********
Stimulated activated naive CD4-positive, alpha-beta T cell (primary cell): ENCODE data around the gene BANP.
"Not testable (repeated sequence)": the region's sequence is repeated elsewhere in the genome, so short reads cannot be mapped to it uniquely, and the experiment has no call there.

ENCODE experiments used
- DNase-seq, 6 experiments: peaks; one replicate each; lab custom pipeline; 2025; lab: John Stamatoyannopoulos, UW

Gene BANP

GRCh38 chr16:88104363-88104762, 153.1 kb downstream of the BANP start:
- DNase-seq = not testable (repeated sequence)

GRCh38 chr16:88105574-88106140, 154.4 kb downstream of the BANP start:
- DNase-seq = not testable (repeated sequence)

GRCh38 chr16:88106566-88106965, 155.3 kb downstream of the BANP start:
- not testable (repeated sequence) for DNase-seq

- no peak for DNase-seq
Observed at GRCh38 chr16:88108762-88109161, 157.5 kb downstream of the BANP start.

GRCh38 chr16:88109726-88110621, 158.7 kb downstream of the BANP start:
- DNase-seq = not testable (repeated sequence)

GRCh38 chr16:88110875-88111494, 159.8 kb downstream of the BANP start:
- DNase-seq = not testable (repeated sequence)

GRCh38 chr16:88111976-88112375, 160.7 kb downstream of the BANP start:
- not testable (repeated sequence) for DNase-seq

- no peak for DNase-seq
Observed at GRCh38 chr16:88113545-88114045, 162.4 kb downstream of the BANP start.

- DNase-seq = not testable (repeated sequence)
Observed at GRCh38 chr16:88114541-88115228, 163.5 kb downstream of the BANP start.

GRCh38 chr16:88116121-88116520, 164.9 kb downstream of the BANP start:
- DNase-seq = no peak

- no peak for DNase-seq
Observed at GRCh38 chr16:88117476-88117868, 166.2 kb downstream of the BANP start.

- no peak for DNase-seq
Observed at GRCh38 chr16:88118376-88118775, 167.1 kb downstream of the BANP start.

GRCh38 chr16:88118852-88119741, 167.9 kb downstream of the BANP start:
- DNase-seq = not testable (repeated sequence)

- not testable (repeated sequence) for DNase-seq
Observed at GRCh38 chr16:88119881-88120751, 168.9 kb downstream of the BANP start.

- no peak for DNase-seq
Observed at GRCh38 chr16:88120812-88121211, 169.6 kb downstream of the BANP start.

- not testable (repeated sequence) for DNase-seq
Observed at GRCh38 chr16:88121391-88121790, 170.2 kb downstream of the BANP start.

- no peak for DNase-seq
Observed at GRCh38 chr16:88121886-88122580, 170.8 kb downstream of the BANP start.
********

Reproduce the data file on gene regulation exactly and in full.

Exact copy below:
Stimulated activated naive CD4-positive, alpha-beta T cell (primary cell): ENCODE data around the gene BANP.
"Not testable (repeated sequence)": the region's sequence is repeated elsewhere in the genome, so short reads cannot be mapped to it uniquely, and the experiment has no call there.

ENCODE experiments used
- DNase-seq, 6 experiments: peaks; one replicate each; lab custom pipeline; 2025; lab: John Stamatoyannopoulos, UW

Gene BANP

GRCh38 chr16:88104363-88104762, 153.1 kb downstream of the BANP start:
- DNase-seq = not testable (repeated sequence)

GRCh38 chr16:88105574-88106140, 154.4 kb downstream of the BANP start:
- DNase-seq = not testable (repeated sequence)

GRCh38 chr16:88106566-88106965, 155.3 kb downstream of the BANP start:
- not testable (repeated sequence) for DNase-seq

- no peak for DNase-seq
Observed at GRCh38 chr16:88108762-88109161, 157.5 kb downstream of the BANP start.

GRCh38 chr16:88109726-88110621, 158.7 kb downstream of the BANP start:
- DNase-seq = not testable (repeated sequence)

GRCh38 chr16:88110875-88111494, 159.8 kb downstream of the BANP start:
- DNase-seq = not testable (repeated sequence)

GRCh38 chr16:88111976-88112375, 160.7 kb downstream of the BANP start:
- not testable (repeated sequence) for DNase-seq

- no peak for DNase-seq
Observed at GRCh38 chr16:88113545-88114045, 162.4 kb downstream of the BANP start.

- DNase-seq = not testable (repeated sequence)
Observed at GRCh38 chr16:88114541-88115228, 163.5 kb downstream of the BANP start.

GRCh38 chr16:88116121-88116520, 164.9 kb downstream of the BANP start:
- DNase-seq = no peak

- no peak for DNase-seq
Observed at GRCh38 chr16:88117476-88117868, 166.2 kb downstream of the BANP start.

- no peak for DNase-seq
Observed at GRCh38 chr16:88118376-88118775, 167.1 kb downstream of the BANP start.

GRCh38 chr16:88118852-88119741, 167.9 kb downstream of the BANP start:
- DNase-seq = not testable (repeated sequence)

- not testable (repeated sequence) for DNase-seq
Observed at GRCh38 chr16:88119881-88120751, 168.9 kb downstream of the BANP start.

- no peak for DNase-seq
Observed at GRCh38 chr16:88120812-88121211, 169.6 kb downstream of the BANP start.

- not testable (repeated sequence) for DNase-seq
Observed at GRCh38 chr16:88121391-88121790, 170.2 kb downstream of the BANP start.

- no peak for DNase-seq
Observed at GRCh38 chr16:88121886-88122580, 170.8 kb downstream of the BANP start.